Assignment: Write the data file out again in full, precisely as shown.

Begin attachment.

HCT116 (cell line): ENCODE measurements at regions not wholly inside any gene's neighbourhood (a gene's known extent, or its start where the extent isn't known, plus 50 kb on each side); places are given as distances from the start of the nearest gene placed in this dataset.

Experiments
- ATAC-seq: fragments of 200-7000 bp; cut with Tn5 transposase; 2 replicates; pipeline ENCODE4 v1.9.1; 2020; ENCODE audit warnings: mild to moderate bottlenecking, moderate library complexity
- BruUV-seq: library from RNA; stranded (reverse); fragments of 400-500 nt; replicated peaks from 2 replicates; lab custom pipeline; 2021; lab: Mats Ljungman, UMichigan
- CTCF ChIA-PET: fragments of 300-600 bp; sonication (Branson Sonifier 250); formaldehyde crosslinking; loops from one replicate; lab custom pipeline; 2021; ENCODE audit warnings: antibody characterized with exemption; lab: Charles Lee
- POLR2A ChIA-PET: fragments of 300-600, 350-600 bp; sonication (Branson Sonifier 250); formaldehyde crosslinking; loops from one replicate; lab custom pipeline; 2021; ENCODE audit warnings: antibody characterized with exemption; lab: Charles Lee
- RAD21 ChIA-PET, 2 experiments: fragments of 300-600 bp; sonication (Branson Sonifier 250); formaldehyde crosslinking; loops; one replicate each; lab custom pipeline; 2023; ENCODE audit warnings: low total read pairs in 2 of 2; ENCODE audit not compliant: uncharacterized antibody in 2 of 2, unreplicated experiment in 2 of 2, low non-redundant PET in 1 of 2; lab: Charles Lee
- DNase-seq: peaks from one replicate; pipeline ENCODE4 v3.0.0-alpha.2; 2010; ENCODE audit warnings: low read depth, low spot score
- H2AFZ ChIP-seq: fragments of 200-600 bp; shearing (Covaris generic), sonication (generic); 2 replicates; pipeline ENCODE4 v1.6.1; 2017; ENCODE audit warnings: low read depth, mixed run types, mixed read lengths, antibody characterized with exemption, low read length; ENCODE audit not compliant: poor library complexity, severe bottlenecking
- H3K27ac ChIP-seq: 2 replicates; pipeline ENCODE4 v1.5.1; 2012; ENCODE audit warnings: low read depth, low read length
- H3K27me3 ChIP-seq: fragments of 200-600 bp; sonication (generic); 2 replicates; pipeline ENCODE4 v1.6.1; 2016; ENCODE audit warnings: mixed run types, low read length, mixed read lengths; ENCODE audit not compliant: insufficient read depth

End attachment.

HCT116 (cell line): ENCODE measurements at regions not wholly inside any gene's neighbourhood (a gene's known extent, or its start where the extent isn't known, plus 50 kb on each side); places are given as distances from the start of the nearest gene placed in this dataset.

Experiments
- ATAC-seq: fragments of 200-7000 bp; cut with Tn5 transposase; 2 replicates; pipeline ENCODE4 v1.9.1; 2020; ENCODE audit warnings: mild to moderate bottlenecking, moderate library complexity
- BruUV-seq: library from RNA; stranded (reverse); fragments of 400-500 nt; replicated peaks from 2 replicates; lab custom pipeline; 2021; lab: Mats Ljungman, UMichigan
- CTCF ChIA-PET: fragments of 300-600 bp; sonication (Branson Sonifier 250); formaldehyde crosslinking; loops from one replicate; lab custom pipeline; 2021; ENCODE audit warnings: antibody characterized with exemption; lab: Charles Lee
- POLR2A ChIA-PET: fragments of 300-600, 350-600 bp; sonication (Branson Sonifier 250); formaldehyde crosslinking; loops from one replicate; lab custom pipeline; 2021; ENCODE audit warnings: antibody characterized with exemption; lab: Charles Lee
- RAD21 ChIA-PET, 2 experiments: fragments of 300-600 bp; sonication (Branson Sonifier 250); formaldehyde crosslinking; loops; one replicate each; lab custom pipeline; 2023; ENCODE audit warnings: low total read pairs in 2 of 2; ENCODE audit not compliant: uncharacterized antibody in 2 of 2, unreplicated experiment in 2 of 2, low non-redundant PET in 1 of 2; lab: Charles Lee
- DNase-seq: peaks from one replicate; pipeline ENCODE4 v3.0.0-alpha.2; 2010; ENCODE audit warnings: low read depth, low spot score
- H2AFZ ChIP-seq: fragments of 200-600 bp; shearing (Covaris generic), sonication (generic); 2 replicates; pipeline ENCODE4 v1.6.1; 2017; ENCODE audit warnings: low read depth, mixed run types, mixed read lengths, antibody characterized with exemption, low read length; ENCODE audit not compliant: poor library complexity, severe bottlenecking
- H3K27ac ChIP-seq: 2 replicates; pipeline ENCODE4 v1.5.1; 2012; ENCODE audit warnings: low read depth, low read length
- H3K27me3 ChIP-seq: fragments of 200-600 bp; sonication (generic); 2 replicates; pipeline ENCODE4 v1.6.1; 2016; ENCODE audit warnings: mixed run types, low read length, mixed read lengths; ENCODE audit not compliant: insufficient read depth